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"The Elvis Archives": Hype or Value for Money?

Title: The Elvis Archives

Author: Todd Slaughter with Anne E. Nixon

Publisher: Omnibus Press

ISBN: 1-84449-380-6 (Hardback, 128 pp.)

Hype. One of the definitions I have found reads, "To increase or seek to increase the importance or reputation of by favorable publicity." Hype is also a noun: "Exaggerated or extravagant claims made especially in advertising or promotional material."

The significance of hype, then, is that it builds one's expectations of the importance of its subject. Because one's expectations are increased greatly by hype, the danger of hype is that the disappointment felt when the subject of the hype eventually becomes reality will be great. Great expectations, great disappointment.

The hype surrounding "The Elvis Archives" has been great indeed: writers of some considerable importance in the Elvis world, rare and seldom seen photos, colour photographs, and "an exclusive and objective account of the extraordinary life of Elvis Presley."

This is what is promised in glossy brochures and press releases by a respected and major publishing house, indicating a publication of special significance and quality. The authors are indeed well known. The name of Todd Slaughter must be one of the best known in the Elvis world. He took over the running of the Official Elvis Presley Fan Club of Great Britain (and The Commonwealth, as it was then) in 1967 and still runs it successfully.

During his forty years at the helm (with just a brief respite for a heart operation), Todd has exerted considerable influence in the Elvis world and, in so doing, has gained respect and enemies. His achievements, however, cannot be minimised.

Anne E. Nixon has been an Elvis fan for almost fifty (yes, five-oh) years and is well know, especially to readers of "Elvis Monthly" and the magazine of the Official Elvis Presley Fan Club of Great Britain. She wrote "Elvis, Ten Years After," published in 1987. With such names and the promise of such a collection of photos, "The Elvis Archives" would seem to be the Elvis book that every fan simply must have. And, planned for publication at around the time of the seventieth birthday celebrations, that is probably what the publisher hopes that every fan will think.

Unfortunately, the reality is very different and I find this very disappointing. Perhaps Todd's name has been used to add some allure to the book; perhaps Todd helped select or provide the photographs. I suspect that the text was written by Anne Nixon; I seem to recognise her style, anyway -- pleasant enough to read, certainly, but little else.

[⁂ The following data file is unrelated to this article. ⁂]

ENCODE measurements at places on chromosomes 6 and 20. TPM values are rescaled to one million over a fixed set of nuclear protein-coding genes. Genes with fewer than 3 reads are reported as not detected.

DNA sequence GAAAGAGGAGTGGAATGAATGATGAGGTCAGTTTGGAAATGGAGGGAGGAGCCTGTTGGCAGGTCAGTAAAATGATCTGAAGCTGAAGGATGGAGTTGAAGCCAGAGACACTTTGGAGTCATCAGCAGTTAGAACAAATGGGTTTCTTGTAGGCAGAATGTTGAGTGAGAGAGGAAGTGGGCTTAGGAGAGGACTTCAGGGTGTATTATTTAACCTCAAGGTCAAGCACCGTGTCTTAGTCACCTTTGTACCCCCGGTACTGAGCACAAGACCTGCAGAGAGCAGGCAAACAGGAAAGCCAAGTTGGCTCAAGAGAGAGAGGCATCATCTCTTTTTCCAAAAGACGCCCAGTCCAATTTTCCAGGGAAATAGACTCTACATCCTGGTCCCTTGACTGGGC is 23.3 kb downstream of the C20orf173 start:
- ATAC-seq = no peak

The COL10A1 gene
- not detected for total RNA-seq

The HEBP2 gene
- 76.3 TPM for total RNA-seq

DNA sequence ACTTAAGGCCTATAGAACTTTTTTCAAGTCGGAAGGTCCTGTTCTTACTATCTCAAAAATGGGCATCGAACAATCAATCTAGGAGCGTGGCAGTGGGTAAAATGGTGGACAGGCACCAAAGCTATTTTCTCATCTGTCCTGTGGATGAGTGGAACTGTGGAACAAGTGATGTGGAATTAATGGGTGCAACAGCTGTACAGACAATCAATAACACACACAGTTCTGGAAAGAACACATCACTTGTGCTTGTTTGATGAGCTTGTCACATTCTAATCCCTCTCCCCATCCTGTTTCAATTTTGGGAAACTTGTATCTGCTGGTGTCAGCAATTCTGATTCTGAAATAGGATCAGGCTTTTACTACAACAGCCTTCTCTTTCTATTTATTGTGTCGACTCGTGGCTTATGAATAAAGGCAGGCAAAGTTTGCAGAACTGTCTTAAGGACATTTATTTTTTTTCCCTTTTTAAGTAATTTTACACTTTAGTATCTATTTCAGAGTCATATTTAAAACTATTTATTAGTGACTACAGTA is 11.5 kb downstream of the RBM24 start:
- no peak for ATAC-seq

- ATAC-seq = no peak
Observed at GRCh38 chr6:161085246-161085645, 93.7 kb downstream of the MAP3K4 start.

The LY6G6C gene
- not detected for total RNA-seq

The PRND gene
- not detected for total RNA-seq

Indeed, the text is no more than a very basic bio, of the type found in = any number of illustrated books aimed at fans, such as Kirkland's "Elvis," even if here it all seems more carefully researched and written. Fair enough, but do we really need this sort of thing still, in the wake of the masterful "Last Train To Memphis" and "Careless Love"? Surely we are past the basic bio stage and into more in-depth studies of Elvis and his role in music and social history.

According to the press release, "The Elvis Archives" is "filled with over 100 rare and exclusive color photographs," a claim repeated in as many words on the cover of the book. However, the photographs are largely the usual selection; there is not a single photograph in colour, unless you consider sepia-tinted, or blue-tinted monochromes to = be colour. There is enough of those, as well as other tints and standard black and white monochromes. But no colour photos. And the claim that they are rare is just ridiculous.

Some readers might not be familiar with the pics of British DJ Jimmy Savile meeting Elvis, of former British pop star Billy Fury looking admiringly at Elvis, or of former Elvis Monthly editor and UK fan leader Albert Hand in the company of his idol, but such photos can hardly be referred to as "rare," yet these are just about the rarest in the book.

Verdict: In no way is "The Elvis Archives" the special book suggested by the hype. It is a standard illustrated fan book, of which there are already more than enough, nothing more. In that respect it is acceptable. A decent enough book, perhaps, for the newer Elvis fan, but it is a book that is unfortunately redundant for most of us. Great disappointment, indeed!

David Neale (copyright) November 2004












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